FAML is well equipped for a variety of laboratory analyses, ranging from molecular physiology to respirometry, growth, and motion analysis. Biochemical and physiological analyses make use of onsite high performance liquid chromatograpy (HPLC), gas chromatography, microplate spectrophotometry, a freeze dryer, and thermocyclers for quantitative real time polymerase chain reaction (PCR and qPCR. Microscopy capabilities include confocal and light microscopy, cryostat, and microtomes for histology.

Principal Researchers

Associated Researchers

  • Kerri Ackerly, Postdoctoral Researcher
  • Parvathi Nair, Postdoctoral Researcher

Research Support Staff

  • Cynthia Faulk, Research Scientist Associate
  • Rene Lopez, Research Scientist Assistant
  • Cambria Miller, Research Scientist Assistant
  • Madison Schumm, Research Scientist Assistant
  • Leigh Walsh, Research Scientist Associate

Graduate Students

  • Hunter Bailey, Master's Student
  • Angelina Dichiera, Doctoral Student
  • Zhenxin Hou, Doctoral Student
  • Ben Negrete, Doctoral Student

Support Staff

  • Venus Mills, Administrative Associate
  • Beatrice Limon, Building Attendant II


FAML staff now


FAML staff then

The fish physiology group at the Fisheries and Mariculture Laboratory (FAML) is rooted strongly in basic research questions pertaining to the environment, ecology, and evolution of marine fishes. Our excellent holding facilities provide us with a unique ability to obtain and house a wide array of species, including pelagic species that are traditionally regarded as hard to work with. Our long-established captive spawning and larval rearing program also provides us with access to a number of different life stages.

Environmental Physiology 

The ocean is a surprisingly diverse ecosystem that can range widely in a number of basic characteristics including oxygen saturation, pH, salinity and temperature. Environmental physiology focuses on the physiological mechanisms that allow fishes to survive in this often dynamic environment. Some of the specific research questions in environmental physiology currently being pursued at FAML include:


  • Anthropogenic carbon dioxide release is resulting in gradual acidification of the marine environment with far-reaching consequences. We aim to assess these impacts on recreational and commercially relevant species of the Gulf Coast, such as red drum (Sciaenops ocellatus) and southern flounder (Paralichthys lethostigma). We investigate the mechanistic impacts on homeostatic processes in these animals, as well as their capacity to adapt to this gradual environmental change.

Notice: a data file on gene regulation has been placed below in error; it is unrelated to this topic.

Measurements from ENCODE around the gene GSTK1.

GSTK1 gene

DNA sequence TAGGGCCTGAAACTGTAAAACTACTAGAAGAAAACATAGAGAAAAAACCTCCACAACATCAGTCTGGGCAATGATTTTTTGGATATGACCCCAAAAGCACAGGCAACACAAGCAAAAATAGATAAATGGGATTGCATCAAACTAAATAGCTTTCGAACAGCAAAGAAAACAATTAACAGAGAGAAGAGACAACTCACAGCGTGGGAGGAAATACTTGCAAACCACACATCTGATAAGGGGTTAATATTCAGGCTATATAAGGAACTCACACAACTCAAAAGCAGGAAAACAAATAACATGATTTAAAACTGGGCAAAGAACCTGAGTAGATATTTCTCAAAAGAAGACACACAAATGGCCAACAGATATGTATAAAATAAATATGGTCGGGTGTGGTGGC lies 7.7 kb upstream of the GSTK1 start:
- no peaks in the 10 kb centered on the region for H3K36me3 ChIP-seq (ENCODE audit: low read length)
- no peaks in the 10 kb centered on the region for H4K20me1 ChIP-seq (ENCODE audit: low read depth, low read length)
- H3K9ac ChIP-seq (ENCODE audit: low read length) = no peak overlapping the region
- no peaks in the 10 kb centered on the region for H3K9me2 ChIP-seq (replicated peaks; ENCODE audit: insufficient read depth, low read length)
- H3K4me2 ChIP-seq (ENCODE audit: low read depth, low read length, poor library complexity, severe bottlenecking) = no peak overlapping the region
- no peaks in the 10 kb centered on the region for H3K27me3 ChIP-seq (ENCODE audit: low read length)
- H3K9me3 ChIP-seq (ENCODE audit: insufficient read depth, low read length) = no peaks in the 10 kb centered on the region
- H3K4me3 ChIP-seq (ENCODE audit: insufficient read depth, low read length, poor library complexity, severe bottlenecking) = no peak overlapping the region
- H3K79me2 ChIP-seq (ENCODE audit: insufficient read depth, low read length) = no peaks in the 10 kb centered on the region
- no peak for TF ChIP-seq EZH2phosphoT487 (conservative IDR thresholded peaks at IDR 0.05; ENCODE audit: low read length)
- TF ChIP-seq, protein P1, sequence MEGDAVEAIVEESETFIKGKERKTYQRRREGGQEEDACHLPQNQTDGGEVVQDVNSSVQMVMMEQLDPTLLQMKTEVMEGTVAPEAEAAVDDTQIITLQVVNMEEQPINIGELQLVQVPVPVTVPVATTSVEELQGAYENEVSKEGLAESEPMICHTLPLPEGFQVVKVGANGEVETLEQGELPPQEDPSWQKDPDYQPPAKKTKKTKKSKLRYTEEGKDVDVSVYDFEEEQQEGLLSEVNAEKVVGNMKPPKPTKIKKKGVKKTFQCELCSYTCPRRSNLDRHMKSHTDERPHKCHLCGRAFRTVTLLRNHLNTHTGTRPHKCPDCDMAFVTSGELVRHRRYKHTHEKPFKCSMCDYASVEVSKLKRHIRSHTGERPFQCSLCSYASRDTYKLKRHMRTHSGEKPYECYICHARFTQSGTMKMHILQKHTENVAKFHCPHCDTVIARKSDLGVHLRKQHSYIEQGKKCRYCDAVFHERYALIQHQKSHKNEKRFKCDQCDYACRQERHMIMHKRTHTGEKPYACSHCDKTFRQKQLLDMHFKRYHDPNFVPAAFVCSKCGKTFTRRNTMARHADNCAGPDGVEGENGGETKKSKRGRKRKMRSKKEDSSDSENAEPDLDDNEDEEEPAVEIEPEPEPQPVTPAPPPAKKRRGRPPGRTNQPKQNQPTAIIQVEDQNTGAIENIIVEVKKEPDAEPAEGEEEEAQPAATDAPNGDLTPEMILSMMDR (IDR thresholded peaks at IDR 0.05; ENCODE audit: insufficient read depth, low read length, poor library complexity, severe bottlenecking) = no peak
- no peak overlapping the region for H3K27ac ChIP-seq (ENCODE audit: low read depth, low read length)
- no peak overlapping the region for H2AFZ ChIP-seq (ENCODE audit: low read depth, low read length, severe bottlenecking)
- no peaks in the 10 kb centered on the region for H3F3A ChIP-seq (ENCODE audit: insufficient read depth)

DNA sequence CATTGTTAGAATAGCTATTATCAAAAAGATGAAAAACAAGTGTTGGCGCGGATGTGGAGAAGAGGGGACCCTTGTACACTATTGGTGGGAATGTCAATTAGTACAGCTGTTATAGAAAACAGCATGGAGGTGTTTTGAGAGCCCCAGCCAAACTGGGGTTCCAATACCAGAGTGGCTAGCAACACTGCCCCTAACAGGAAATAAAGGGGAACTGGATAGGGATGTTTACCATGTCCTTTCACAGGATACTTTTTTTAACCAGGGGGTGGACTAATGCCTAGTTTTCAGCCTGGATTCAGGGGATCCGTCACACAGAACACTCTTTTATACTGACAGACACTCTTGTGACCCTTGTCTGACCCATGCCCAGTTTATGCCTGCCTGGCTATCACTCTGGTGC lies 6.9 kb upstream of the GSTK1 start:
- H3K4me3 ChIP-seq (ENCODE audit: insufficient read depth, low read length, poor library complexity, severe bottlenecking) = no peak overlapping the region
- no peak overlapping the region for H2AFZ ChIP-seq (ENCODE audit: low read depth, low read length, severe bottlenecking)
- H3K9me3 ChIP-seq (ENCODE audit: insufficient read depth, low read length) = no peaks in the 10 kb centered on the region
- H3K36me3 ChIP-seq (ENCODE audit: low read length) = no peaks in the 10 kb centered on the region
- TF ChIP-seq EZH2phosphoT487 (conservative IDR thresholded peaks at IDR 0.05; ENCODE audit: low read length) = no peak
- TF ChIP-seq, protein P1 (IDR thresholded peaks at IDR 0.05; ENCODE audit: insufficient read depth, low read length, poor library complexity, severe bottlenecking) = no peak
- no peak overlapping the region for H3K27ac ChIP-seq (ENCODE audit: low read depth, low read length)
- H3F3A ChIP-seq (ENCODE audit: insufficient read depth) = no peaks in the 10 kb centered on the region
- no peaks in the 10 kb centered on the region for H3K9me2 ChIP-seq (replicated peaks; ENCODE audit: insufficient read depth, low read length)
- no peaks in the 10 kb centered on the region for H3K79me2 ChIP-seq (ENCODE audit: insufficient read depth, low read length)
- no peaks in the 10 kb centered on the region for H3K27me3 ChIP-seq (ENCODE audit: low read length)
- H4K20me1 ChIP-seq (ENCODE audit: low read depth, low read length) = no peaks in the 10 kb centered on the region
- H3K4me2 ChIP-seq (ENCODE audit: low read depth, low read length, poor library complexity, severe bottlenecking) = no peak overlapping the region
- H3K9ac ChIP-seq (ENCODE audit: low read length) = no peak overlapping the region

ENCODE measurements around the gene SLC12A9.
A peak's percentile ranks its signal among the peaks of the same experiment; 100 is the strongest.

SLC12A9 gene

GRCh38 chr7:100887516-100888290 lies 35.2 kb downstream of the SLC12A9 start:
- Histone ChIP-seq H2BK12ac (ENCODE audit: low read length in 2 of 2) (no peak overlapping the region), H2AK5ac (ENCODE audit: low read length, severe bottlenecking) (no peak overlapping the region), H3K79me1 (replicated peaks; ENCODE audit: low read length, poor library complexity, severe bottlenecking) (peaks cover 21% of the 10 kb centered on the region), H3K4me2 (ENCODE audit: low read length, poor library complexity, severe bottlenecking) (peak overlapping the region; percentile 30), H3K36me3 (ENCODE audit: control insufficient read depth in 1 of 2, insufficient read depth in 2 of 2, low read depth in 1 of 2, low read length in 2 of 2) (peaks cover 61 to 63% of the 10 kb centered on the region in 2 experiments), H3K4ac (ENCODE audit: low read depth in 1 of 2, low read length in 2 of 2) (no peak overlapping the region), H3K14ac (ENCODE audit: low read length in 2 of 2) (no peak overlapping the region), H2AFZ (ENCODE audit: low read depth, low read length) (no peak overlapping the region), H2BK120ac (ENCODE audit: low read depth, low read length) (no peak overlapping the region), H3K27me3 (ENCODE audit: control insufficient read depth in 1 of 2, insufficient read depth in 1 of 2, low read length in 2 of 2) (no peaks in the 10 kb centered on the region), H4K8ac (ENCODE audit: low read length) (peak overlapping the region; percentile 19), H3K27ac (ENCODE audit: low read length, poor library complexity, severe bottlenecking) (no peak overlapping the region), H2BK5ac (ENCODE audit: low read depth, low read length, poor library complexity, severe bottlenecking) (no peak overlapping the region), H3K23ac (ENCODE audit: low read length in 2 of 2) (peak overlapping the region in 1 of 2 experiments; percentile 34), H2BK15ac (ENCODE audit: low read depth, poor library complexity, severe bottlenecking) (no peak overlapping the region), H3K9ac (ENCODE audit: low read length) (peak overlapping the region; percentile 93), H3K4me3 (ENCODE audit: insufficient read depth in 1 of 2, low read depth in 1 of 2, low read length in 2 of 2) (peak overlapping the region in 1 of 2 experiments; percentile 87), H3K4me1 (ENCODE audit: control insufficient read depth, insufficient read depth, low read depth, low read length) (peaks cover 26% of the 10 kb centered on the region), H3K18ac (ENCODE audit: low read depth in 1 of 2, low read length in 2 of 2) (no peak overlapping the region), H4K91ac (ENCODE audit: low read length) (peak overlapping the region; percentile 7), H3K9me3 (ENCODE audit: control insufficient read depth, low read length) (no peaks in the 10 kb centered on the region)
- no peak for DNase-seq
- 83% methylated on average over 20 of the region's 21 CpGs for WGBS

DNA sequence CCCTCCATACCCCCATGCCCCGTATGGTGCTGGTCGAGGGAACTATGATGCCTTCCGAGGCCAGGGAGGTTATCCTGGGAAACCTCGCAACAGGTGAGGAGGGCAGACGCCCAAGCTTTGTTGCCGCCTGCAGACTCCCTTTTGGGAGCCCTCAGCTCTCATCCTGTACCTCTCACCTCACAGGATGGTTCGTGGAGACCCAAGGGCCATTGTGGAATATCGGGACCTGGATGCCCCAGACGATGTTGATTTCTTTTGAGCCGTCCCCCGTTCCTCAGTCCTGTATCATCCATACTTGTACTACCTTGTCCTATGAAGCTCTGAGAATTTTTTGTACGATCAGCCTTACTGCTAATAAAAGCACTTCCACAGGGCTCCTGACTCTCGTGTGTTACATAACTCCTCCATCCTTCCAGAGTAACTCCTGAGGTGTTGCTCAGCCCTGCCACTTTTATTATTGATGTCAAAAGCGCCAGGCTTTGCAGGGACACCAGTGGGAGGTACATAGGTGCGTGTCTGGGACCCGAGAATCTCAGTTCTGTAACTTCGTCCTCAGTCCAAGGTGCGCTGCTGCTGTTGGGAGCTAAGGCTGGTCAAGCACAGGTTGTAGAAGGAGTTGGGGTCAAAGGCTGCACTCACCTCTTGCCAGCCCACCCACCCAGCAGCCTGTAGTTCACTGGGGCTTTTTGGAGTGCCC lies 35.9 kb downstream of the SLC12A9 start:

• Estuaries along the Coastal Bend of South Texas are critical nursery areas for larvae and juveniles of many fish species. Interestingly, salinity can vary dramatically between estuaries, from extreme hypersalinity to near fresh water. Even within a single estuary the impacts of periodic freshwater inflow can change a given environment from hypersaline to hyposaline; two fundamentally different physiological challenges. We are investigating the mechanisms by which red drum, for example, are able to maintain osmotic balance in this dynamic environment, especially with respect to the very sensitive early life stages.


This emerging branch of physiology operates at the interface of physiology and ecology, focusing on questions that directly impact behavior, population dynamics, and fitness. Some specific research questions in eco-physiology currently being pursued at FAML are:


  • Proper nutrition is crucial to fish survival and success. We have found, using a suite of behavioral assays, that essential fatty acid composition of eggs is correlated with escape performance of larvae. We are currently investigating the role that parental diet plays in larval success by elucidating the dynamics of transfer of specific fatty acids from maternal diet to eggs and the specific fatty acid(s) that cause subsequent changes in larval survival skills.


  • A crucial component of the success of larvae of estuarine-dependent fishes is their ability to locate suitable nursery habitat. For larvae of several local species, this is often the area in and around seagrass beds. We are currently investigating the environmental cues that red drum larvae use to locate seagrass beds, including auditory, olfactory, and visual cues. This work involves a combination of laboratory assays that measure directional and non-directional response combined with field experiments to examine behavior under natural circumstances.


  • Fishes show a wide range in their capacity for exercise, from benthic sedentary species, such as southern flounder, to free-swimming pelagic species, like mahi-mahi (Coryphaena hippurus). We are examining the physiological traits and trade-offs of these lifestyles and the ability of specific traits to change in response to exercise regimens. 

Evolutionary Physiology 

This branch of research takes advantage of the substantial number of evolutionary lineages found in the marine and freshwater environments to investigate physiological adaptation throughout vertebrate radiation.

Some specific research questions currently being pursued at FAML are:  


Carbon dioxide transport is a multifaceted process involving a number of different proteins. Interestingly, the levels and localization of these proteins vary among teleosts, and even more so when compared to ancestral water-breathing organisms such as sharks, lampreys, and hagfishes. We are examining the adaptive significance of this variation, with specific interest in the role of red blood cells.